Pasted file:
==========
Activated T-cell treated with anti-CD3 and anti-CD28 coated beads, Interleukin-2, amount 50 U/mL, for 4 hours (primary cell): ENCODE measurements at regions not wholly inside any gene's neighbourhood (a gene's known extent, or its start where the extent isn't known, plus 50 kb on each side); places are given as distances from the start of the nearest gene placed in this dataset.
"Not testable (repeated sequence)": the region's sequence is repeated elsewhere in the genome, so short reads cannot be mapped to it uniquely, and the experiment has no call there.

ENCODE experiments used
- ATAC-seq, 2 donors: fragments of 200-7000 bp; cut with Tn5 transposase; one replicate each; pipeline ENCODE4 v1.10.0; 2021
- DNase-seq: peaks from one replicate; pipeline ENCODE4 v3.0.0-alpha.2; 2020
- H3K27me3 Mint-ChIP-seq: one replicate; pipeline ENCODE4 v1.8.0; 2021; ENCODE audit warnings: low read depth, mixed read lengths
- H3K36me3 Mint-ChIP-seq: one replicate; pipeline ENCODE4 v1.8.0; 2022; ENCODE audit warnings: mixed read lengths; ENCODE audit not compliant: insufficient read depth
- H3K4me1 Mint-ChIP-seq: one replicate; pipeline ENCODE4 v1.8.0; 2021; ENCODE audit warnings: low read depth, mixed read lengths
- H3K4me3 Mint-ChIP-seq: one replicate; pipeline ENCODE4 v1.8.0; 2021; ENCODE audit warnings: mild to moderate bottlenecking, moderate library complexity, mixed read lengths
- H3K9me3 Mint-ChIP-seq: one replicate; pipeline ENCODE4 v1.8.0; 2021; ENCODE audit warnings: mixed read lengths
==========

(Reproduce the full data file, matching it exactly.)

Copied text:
Activated T-cell treated with anti-CD3 and anti-CD28 coated beads, Interleukin-2, amount 50 U/mL, for 4 hours (primary cell): ENCODE measurements at regions not wholly inside any gene's neighbourhood (a gene's known extent, or its start where the extent isn't known, plus 50 kb on each side); places are given as distances from the start of the nearest gene placed in this dataset.
"Not testable (repeated sequence)": the region's sequence is repeated elsewhere in the genome, so short reads cannot be mapped to it uniquely, and the experiment has no call there.

ENCODE experiments used
- ATAC-seq, 2 donors: fragments of 200-7000 bp; cut with Tn5 transposase; one replicate each; pipeline ENCODE4 v1.10.0; 2021
- DNase-seq: peaks from one replicate; pipeline ENCODE4 v3.0.0-alpha.2; 2020
- H3K27me3 Mint-ChIP-seq: one replicate; pipeline ENCODE4 v1.8.0; 2021; ENCODE audit warnings: low read depth, mixed read lengths
- H3K36me3 Mint-ChIP-seq: one replicate; pipeline ENCODE4 v1.8.0; 2022; ENCODE audit warnings: mixed read lengths; ENCODE audit not compliant: insufficient read depth
- H3K4me1 Mint-ChIP-seq: one replicate; pipeline ENCODE4 v1.8.0; 2021; ENCODE audit warnings: low read depth, mixed read lengths
- H3K4me3 Mint-ChIP-seq: one replicate; pipeline ENCODE4 v1.8.0; 2021; ENCODE audit warnings: mild to moderate bottlenecking, moderate library complexity, mixed read lengths
- H3K9me3 Mint-ChIP-seq: one replicate; pipeline ENCODE4 v1.8.0; 2021; ENCODE audit warnings: mixed read lengths